BlackBerry on Tuesday announced that this summer it will offer a free version of BlackBerry Messenger (BBM) for Android and iOS devices. We've been hearing the rumors that BlackBerry had these plans for years, and it seems almost too little too late. Think about it: competing services such as WhatsApp, iMessage and others have had two extra years to mature. Still, BBM is a powerful chat tool that's loved by millions.
So, ultimately, is offering BBM for Android or iOS a good move or a bad move? Let's take a look.
There's certainly some positive that can come from this. For one, putting BBM in front of even more eyeballs means that, essentially, more customers are being exposed to BlackBerry's brand. Secondly, the company said that it's going to start by offering a watered-down version of BBM to users on other platforms. That means they'll only have access to messaging and group chat, but won't allow you to place BBM video calls, share your screen or other options.
This can go both ways, of course. First, customers might start off using BBM as some sort of gateway drug into the messaging platform. If all goes as planned, iOS and Android users might want additional functionality that's only offered on a BlackBerry and will make the switch. Or it could go the other way for BlackBerry: users might see that they're limited to functions that are offered on other platforms and simply skip BBM from the get-go.
If BlackBerry is smart, and I think it is, it could eventually charge users for extra features. BBM Video could cost $0.99, for example. That might seem like a small figure, but take this into consideration: BlackBerry Messenger has 60 million monthly active users that sent 10 billion messages a day to one another. That's a huge customer base and charging just a hair for services here and there could mean big money for BlackBerry in the long run.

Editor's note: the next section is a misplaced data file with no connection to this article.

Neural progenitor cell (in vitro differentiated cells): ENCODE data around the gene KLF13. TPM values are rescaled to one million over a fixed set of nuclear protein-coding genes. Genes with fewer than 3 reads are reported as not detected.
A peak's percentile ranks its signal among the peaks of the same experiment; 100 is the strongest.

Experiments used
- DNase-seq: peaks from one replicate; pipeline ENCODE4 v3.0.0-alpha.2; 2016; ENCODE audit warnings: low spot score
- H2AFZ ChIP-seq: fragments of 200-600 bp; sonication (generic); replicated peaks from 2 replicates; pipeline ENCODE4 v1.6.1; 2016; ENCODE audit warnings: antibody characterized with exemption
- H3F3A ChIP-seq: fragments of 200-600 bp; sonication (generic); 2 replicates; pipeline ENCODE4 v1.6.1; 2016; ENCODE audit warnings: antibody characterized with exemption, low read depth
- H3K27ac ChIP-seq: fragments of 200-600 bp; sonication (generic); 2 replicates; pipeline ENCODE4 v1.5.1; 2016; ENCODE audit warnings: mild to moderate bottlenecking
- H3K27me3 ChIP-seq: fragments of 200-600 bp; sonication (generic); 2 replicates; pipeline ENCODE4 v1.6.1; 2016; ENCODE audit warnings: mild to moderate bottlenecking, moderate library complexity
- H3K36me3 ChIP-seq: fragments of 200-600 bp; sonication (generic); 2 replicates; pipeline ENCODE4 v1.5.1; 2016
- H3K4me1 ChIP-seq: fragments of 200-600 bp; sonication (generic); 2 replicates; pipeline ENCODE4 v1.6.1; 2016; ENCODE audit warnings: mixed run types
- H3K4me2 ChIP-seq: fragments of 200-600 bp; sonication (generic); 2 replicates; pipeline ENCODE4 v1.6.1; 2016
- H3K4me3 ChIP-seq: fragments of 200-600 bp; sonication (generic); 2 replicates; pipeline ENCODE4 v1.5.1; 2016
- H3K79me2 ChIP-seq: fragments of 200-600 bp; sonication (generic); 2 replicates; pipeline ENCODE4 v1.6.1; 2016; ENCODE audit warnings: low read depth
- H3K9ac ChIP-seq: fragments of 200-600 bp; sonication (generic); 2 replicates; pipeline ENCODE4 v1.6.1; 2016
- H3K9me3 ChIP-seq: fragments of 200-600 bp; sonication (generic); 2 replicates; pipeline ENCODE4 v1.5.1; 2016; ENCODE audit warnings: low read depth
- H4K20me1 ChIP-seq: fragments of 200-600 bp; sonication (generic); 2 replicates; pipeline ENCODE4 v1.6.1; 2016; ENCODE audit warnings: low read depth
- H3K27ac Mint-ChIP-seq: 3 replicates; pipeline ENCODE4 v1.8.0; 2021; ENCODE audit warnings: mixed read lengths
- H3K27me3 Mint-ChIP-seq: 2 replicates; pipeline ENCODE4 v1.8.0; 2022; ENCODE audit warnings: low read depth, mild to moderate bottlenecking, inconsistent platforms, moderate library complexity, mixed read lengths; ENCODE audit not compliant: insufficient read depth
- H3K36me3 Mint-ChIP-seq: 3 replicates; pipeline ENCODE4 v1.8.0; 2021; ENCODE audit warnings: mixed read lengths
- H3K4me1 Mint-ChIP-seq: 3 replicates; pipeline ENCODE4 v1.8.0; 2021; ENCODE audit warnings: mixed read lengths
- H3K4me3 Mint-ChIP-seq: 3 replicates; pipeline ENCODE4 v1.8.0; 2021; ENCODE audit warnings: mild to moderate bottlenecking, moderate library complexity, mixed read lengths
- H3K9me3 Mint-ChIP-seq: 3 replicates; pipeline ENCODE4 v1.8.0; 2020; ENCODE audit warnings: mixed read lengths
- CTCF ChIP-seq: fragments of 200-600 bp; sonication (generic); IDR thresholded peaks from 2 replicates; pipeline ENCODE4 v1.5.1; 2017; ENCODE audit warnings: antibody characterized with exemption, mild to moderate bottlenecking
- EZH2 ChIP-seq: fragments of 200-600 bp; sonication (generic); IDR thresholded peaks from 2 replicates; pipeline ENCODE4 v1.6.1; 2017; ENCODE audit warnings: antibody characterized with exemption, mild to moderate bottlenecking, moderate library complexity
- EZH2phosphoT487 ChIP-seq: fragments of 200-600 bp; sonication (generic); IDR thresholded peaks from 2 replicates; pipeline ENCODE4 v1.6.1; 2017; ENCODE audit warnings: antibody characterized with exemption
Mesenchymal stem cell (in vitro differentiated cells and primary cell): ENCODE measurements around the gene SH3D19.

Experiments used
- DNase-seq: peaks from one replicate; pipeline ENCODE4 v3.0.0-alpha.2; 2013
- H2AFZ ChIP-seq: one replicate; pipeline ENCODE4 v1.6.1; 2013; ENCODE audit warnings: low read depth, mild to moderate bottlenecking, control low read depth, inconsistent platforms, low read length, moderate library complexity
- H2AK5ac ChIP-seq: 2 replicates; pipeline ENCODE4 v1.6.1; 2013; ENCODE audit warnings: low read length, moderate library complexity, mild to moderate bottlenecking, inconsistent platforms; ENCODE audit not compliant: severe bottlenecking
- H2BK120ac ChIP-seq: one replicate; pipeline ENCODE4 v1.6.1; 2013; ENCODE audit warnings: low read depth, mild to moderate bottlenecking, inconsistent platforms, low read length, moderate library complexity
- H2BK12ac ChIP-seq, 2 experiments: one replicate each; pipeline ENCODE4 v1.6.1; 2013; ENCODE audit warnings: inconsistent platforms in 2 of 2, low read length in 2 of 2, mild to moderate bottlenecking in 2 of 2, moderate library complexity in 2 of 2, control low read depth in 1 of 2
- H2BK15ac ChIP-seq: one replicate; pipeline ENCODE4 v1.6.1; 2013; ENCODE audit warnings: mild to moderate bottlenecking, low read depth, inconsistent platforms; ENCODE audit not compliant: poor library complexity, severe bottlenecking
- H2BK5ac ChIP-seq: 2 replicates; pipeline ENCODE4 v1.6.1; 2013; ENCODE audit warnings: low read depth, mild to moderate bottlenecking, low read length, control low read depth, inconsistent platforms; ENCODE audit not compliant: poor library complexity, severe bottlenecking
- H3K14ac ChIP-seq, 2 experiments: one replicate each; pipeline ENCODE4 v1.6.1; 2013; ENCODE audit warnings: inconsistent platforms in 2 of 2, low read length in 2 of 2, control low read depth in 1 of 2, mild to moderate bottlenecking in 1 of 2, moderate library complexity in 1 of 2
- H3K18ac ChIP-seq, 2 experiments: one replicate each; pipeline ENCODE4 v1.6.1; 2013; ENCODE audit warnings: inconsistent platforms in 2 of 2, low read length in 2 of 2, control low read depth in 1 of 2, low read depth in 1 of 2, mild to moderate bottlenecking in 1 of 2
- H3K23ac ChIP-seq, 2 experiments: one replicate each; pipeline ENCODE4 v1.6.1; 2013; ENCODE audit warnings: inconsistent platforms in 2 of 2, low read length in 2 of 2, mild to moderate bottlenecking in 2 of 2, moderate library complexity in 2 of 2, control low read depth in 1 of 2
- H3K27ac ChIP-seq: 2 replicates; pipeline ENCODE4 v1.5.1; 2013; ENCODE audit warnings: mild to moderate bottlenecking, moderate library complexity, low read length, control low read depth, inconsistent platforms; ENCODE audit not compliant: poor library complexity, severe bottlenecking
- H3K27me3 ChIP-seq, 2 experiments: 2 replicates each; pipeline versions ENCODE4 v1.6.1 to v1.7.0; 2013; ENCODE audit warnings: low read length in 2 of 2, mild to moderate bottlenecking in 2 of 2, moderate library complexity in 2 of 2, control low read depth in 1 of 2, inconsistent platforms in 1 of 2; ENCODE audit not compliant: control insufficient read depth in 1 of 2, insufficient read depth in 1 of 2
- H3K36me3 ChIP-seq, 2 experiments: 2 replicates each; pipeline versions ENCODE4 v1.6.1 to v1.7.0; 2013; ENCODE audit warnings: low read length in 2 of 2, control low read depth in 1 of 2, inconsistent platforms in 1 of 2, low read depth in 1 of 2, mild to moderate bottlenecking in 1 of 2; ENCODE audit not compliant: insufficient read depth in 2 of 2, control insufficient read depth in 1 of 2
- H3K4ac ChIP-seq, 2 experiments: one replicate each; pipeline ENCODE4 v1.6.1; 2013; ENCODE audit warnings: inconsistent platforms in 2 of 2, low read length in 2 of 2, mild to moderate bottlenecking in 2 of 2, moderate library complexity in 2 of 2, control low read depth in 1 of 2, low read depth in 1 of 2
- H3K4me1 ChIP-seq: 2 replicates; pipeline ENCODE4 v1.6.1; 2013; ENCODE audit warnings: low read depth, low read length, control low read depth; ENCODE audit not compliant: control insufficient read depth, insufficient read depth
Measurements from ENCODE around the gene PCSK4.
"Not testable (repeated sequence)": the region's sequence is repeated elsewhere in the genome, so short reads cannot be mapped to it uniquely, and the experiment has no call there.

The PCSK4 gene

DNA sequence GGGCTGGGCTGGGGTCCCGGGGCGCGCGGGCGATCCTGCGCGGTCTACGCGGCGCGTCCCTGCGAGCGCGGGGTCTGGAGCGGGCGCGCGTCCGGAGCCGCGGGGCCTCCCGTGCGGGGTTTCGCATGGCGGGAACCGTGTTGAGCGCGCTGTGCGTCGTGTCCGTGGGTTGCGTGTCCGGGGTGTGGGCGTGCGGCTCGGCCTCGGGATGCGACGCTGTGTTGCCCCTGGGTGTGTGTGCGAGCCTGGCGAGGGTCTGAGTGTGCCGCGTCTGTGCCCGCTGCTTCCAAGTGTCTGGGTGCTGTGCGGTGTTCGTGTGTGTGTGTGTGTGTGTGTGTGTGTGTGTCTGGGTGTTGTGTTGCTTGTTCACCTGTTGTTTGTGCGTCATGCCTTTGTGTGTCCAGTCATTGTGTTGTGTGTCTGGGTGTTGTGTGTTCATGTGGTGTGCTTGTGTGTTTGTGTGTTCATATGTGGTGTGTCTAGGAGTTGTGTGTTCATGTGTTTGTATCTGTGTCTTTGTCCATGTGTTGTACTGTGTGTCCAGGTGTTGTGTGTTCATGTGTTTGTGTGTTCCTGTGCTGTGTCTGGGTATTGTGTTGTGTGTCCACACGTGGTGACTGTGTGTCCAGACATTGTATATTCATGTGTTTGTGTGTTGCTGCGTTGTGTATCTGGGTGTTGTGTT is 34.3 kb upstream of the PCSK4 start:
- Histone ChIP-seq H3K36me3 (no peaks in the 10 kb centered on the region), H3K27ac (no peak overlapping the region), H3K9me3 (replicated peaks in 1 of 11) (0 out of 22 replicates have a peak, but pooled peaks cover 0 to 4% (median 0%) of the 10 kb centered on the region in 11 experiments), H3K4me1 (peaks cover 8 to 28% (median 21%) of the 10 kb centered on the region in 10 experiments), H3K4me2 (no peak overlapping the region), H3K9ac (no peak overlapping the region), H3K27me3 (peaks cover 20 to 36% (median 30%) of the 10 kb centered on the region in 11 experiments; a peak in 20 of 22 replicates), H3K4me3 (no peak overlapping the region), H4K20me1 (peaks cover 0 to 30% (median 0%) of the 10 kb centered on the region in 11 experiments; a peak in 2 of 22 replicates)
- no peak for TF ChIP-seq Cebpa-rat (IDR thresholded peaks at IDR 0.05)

BBM used to be one of my primary means of staying in touch with my friends and family. Now I don't really use it that much on my Z10 because those friends have gravitated towards iPhones and Android devices. It's kind of a bummer, too, because BBM is more powerful now than it ever was before.
Opening it up to other platforms could be dangerous because customers that would potentially move back to BlackBerry might do so only because they miss BBM. But if you offer it to people on other platforms it gives BBM fans of yesteryear the best of both worlds: a great chat application and the platform that already exists on their smartphone. They don't need to switch, in other words.
That brings up another problem.
BlackBerry is essentially giving competitors a branded tool that can be used on their platforms… for free. Why wouldn't Apple or Samsung or Google or any other competitor welcome it with open arms? It's almost like BlackBerry is saying "here, take these tools and let your customers use them also. We don't care." Choice is great for customers, and it's great for the industry, but it might be a bit risky for BlackBerry. Remember: this is a company that needs to regain lost market share.
My fear is that BlackBerry—to consumers—has been best known for two things, BBM and its keyboards. If it gives away BBM then it's only left with the great keyboards.
I don't think there's any correct answer to this question right now. I think it's definitely going to depend on how BlackBerry decides to execute on delivering BBM and its plans for future monetization on other platforms. If it does find a way to monetize across platforms then this could be free money in the bank.
I just worry that consumers may simply take BBM and leave BlackBerry with a warehouse full of devices.
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